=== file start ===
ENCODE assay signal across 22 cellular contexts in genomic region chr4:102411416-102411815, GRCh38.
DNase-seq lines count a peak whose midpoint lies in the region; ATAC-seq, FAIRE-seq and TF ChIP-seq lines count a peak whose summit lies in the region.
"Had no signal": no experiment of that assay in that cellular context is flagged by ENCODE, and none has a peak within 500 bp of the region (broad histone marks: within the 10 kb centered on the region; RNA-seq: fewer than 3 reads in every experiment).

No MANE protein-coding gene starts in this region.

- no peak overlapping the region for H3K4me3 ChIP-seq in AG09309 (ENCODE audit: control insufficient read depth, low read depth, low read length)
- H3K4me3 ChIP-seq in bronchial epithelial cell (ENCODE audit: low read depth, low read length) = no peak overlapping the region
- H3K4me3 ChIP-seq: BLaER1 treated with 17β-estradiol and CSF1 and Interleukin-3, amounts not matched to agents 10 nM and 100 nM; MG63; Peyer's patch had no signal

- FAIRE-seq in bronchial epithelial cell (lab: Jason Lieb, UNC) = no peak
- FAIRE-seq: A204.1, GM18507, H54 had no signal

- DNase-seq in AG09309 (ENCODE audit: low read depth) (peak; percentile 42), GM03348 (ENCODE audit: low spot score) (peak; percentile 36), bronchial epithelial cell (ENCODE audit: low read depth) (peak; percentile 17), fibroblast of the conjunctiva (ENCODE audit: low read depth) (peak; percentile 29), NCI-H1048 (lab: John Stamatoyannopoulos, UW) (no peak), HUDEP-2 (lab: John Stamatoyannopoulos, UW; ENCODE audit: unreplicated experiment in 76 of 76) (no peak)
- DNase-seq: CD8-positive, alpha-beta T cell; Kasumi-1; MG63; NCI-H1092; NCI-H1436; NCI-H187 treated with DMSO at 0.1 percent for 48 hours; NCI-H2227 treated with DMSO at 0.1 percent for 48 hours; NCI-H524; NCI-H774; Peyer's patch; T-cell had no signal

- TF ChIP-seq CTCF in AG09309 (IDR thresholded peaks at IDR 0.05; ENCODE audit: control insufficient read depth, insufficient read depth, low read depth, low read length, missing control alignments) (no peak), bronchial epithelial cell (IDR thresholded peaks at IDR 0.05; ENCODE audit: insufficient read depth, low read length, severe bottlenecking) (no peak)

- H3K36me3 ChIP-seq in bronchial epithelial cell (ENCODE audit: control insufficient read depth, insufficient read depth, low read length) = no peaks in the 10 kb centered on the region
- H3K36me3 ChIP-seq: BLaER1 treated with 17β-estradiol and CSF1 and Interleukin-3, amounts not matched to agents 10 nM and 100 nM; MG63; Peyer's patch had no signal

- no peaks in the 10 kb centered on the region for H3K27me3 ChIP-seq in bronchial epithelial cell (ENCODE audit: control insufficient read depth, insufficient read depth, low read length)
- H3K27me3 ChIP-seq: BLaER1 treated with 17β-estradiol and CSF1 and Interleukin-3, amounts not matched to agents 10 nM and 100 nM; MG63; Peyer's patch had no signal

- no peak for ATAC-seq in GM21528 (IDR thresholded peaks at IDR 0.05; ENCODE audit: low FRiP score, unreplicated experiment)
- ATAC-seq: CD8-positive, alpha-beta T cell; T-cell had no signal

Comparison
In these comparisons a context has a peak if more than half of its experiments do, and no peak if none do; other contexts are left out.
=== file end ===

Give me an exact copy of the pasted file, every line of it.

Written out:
ENCODE assay signal across 22 cellular contexts in genomic region chr4:102411416-102411815, GRCh38.
DNase-seq lines count a peak whose midpoint lies in the region; ATAC-seq, FAIRE-seq and TF ChIP-seq lines count a peak whose summit lies in the region.
"Had no signal": no experiment of that assay in that cellular context is flagged by ENCODE, and none has a peak within 500 bp of the region (broad histone marks: within the 10 kb centered on the region; RNA-seq: fewer than 3 reads in every experiment).

No MANE protein-coding gene starts in this region.

- no peak overlapping the region for H3K4me3 ChIP-seq in AG09309 (ENCODE audit: control insufficient read depth, low read depth, low read length)
- H3K4me3 ChIP-seq in bronchial epithelial cell (ENCODE audit: low read depth, low read length) = no peak overlapping the region
- H3K4me3 ChIP-seq: BLaER1 treated with 17β-estradiol and CSF1 and Interleukin-3, amounts not matched to agents 10 nM and 100 nM; MG63; Peyer's patch had no signal

- FAIRE-seq in bronchial epithelial cell (lab: Jason Lieb, UNC) = no peak
- FAIRE-seq: A204.1, GM18507, H54 had no signal

- DNase-seq in AG09309 (ENCODE audit: low read depth) (peak; percentile 42), GM03348 (ENCODE audit: low spot score) (peak; percentile 36), bronchial epithelial cell (ENCODE audit: low read depth) (peak; percentile 17), fibroblast of the conjunctiva (ENCODE audit: low read depth) (peak; percentile 29), NCI-H1048 (lab: John Stamatoyannopoulos, UW) (no peak), HUDEP-2 (lab: John Stamatoyannopoulos, UW; ENCODE audit: unreplicated experiment in 76 of 76) (no peak)
- DNase-seq: CD8-positive, alpha-beta T cell; Kasumi-1; MG63; NCI-H1092; NCI-H1436; NCI-H187 treated with DMSO at 0.1 percent for 48 hours; NCI-H2227 treated with DMSO at 0.1 percent for 48 hours; NCI-H524; NCI-H774; Peyer's patch; T-cell had no signal

- TF ChIP-seq CTCF in AG09309 (IDR thresholded peaks at IDR 0.05; ENCODE audit: control insufficient read depth, insufficient read depth, low read depth, low read length, missing control alignments) (no peak), bronchial epithelial cell (IDR thresholded peaks at IDR 0.05; ENCODE audit: insufficient read depth, low read length, severe bottlenecking) (no peak)

- H3K36me3 ChIP-seq in bronchial epithelial cell (ENCODE audit: control insufficient read depth, insufficient read depth, low read length) = no peaks in the 10 kb centered on the region
- H3K36me3 ChIP-seq: BLaER1 treated with 17β-estradiol and CSF1 and Interleukin-3, amounts not matched to agents 10 nM and 100 nM; MG63; Peyer's patch had no signal

- no peaks in the 10 kb centered on the region for H3K27me3 ChIP-seq in bronchial epithelial cell (ENCODE audit: control insufficient read depth, insufficient read depth, low read length)
- H3K27me3 ChIP-seq: BLaER1 treated with 17β-estradiol and CSF1 and Interleukin-3, amounts not matched to agents 10 nM and 100 nM; MG63; Peyer's patch had no signal

- no peak for ATAC-seq in GM21528 (IDR thresholded peaks at IDR 0.05; ENCODE audit: low FRiP score, unreplicated experiment)
- ATAC-seq: CD8-positive, alpha-beta T cell; T-cell had no signal

Comparison
In these comparisons a context has a peak if more than half of its experiments do, and no peak if none do; other contexts are left out.